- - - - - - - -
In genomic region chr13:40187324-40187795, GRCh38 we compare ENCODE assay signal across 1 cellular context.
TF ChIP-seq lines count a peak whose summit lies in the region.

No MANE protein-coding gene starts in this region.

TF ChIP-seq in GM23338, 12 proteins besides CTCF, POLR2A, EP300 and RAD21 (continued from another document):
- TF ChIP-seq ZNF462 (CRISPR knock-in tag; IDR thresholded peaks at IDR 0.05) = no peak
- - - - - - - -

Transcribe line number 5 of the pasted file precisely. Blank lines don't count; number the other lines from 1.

- TF ChIP-seq ZNF462 (CRISPR knock-in tag; IDR thresholded peaks at IDR 0.05) = no peak